A finely rendered Luristan cast bronze finial, featuring a pair of bearded ibexes shown in profile, facing inwards with prominent arching horns. The piece is beautifully balanced and symmetrical, with the ibexes’ slender two front legs meet, perched on the central stand, and are further supported by their slender hind legs and stylised, twisted tails. A hollow socket is fixed in between the two animals, suggesting the piece may have been part of a more elaborate Master of the Animals type finial. The finial features some earthly encrustations and natural blue-green patination.
Date: Circa 1200-800 BC Provenance: From the collection of a deceased Japanese gentleman; 1970-2015. Condition: Very fine, a beautiful deep green patination visible on the surface. Some earthly encrustations.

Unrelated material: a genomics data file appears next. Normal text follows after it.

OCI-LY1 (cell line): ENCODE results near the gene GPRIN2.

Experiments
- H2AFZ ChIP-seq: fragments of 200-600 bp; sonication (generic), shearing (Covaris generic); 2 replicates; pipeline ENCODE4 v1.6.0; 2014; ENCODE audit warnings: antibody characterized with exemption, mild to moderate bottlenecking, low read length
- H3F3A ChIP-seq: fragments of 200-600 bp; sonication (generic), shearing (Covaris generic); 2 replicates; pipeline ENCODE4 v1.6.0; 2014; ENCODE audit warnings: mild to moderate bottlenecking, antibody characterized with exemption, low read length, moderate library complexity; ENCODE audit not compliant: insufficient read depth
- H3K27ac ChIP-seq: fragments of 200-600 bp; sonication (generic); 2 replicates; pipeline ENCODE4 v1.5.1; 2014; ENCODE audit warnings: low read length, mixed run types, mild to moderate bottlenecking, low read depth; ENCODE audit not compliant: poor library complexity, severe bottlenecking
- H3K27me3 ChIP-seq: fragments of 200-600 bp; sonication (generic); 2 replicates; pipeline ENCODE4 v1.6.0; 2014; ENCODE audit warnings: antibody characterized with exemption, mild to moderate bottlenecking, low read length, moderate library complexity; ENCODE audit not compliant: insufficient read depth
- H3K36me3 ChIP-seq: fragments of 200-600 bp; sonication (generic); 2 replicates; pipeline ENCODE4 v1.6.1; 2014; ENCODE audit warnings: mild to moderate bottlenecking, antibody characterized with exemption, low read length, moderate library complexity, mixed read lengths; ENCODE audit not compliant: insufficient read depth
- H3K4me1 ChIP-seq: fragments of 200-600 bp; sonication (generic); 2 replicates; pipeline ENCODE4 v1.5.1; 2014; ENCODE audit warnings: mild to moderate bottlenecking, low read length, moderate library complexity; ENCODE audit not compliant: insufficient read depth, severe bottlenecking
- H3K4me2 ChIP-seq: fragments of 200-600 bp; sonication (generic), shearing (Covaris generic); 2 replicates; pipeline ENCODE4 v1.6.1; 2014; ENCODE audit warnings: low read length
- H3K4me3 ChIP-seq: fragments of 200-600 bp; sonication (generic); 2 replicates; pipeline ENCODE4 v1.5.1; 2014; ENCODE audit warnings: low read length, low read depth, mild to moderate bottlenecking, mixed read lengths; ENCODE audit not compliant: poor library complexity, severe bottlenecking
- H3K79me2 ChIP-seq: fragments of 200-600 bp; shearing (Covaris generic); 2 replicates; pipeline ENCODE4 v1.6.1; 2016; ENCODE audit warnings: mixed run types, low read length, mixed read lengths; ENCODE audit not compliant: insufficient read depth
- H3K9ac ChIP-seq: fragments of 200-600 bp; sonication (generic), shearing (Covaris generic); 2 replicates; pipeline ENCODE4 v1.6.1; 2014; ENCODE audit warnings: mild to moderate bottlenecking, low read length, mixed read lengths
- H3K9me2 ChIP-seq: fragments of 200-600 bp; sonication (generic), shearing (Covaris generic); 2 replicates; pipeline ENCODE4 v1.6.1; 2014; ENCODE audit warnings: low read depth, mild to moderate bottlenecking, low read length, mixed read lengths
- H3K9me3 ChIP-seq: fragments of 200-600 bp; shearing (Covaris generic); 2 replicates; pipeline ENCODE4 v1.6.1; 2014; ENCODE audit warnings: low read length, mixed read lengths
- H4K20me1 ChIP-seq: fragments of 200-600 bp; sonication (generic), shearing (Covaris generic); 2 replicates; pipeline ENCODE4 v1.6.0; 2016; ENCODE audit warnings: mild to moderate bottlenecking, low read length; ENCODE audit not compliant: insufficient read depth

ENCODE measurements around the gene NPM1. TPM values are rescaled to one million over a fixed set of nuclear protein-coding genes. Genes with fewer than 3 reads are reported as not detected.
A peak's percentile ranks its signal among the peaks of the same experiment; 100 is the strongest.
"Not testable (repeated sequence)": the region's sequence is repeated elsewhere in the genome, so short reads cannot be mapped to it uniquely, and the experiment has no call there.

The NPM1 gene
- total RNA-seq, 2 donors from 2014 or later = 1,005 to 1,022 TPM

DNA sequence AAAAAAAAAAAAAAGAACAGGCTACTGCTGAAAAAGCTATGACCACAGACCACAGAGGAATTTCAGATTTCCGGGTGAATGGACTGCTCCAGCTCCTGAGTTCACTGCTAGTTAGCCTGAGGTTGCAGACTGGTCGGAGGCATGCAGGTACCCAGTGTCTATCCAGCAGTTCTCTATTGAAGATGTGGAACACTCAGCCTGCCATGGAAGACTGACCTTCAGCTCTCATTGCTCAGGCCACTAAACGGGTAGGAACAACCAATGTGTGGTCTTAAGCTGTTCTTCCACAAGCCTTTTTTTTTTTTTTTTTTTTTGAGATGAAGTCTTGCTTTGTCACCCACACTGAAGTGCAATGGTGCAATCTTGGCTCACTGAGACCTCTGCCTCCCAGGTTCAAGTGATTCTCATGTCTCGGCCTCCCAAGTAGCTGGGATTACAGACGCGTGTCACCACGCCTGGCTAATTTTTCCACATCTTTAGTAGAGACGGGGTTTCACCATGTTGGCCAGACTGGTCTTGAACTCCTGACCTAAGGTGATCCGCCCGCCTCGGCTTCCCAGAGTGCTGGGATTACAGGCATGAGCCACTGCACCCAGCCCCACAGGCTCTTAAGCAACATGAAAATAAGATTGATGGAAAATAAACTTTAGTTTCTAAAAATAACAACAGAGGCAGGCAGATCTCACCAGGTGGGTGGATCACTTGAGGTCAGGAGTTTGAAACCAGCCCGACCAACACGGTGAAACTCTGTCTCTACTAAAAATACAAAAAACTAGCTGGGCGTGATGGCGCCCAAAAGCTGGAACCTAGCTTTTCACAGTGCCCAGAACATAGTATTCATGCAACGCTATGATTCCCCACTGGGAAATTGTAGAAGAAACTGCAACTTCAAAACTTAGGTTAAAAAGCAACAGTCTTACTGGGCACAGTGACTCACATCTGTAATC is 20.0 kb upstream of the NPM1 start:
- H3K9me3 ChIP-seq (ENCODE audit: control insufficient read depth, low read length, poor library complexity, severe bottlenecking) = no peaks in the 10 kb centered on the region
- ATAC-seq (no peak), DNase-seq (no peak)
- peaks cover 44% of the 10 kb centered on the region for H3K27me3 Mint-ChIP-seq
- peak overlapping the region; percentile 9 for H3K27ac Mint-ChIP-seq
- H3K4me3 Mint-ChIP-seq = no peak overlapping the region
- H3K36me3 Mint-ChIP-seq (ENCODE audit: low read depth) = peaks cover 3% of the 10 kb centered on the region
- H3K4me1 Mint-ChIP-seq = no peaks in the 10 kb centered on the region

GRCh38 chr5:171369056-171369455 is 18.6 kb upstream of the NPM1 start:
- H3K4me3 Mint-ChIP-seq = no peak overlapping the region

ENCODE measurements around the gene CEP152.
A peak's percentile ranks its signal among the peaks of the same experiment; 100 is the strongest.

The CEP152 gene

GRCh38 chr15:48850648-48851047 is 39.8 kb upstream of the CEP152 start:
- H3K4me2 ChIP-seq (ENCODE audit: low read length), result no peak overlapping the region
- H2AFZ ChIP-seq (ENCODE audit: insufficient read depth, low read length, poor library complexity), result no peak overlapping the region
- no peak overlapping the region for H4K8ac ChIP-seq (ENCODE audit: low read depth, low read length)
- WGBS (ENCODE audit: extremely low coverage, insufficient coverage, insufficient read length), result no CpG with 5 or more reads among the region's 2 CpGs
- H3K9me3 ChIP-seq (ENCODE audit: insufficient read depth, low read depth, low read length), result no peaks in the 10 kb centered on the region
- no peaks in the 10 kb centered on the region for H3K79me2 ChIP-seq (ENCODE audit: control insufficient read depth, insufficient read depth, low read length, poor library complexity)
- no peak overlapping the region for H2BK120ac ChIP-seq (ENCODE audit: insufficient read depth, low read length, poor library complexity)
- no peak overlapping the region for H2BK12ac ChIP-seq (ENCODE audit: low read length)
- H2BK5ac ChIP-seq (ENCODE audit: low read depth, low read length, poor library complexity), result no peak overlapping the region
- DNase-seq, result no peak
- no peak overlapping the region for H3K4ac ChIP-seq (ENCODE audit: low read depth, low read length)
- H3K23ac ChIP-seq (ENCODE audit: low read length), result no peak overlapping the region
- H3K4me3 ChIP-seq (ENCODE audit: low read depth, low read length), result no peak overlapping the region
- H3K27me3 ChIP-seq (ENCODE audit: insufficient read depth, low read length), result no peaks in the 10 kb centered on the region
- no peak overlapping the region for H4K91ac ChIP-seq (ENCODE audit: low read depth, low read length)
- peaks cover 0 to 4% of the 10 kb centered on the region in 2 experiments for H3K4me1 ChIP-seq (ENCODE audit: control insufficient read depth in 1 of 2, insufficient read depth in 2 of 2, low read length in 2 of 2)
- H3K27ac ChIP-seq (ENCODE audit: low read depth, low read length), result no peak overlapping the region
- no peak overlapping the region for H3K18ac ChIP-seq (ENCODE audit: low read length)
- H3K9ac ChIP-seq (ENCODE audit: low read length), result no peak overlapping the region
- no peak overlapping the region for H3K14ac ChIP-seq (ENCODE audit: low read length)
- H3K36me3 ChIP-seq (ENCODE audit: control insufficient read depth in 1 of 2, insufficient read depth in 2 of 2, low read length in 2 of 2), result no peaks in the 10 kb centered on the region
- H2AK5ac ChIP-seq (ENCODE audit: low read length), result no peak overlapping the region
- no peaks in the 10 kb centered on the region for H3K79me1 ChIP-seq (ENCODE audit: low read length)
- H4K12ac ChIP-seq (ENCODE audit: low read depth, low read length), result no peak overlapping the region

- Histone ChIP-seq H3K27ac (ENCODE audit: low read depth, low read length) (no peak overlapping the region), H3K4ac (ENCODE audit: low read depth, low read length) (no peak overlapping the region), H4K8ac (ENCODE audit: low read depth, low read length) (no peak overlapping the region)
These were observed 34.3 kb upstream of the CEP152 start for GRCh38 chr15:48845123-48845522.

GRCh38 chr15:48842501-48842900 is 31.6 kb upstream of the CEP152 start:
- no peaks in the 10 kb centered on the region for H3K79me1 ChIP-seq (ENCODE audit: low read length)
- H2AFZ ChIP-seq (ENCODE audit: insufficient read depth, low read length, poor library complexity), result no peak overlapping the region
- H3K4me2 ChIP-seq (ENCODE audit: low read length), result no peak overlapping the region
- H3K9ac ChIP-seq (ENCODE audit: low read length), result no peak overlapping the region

Small pairs of animals are the most distinctive objects of all cast bronze works reported from Luristan. Finials were made to be seen either from the back or front and were designed to be placed on the top of poles or vertical supports. The first types of ‘animal finials’ consist of a confronting pair of animals, often ibexes or felines. Over time, the animals were produced in a more naturalistic manner and types were widened to include anthropomorphic figures as well as more fantastical demons. The Luristan bronzes, remarkable for their beauty and their historical importance, illustrate the connections between the early art and metallic production of various peoples in Western Asia.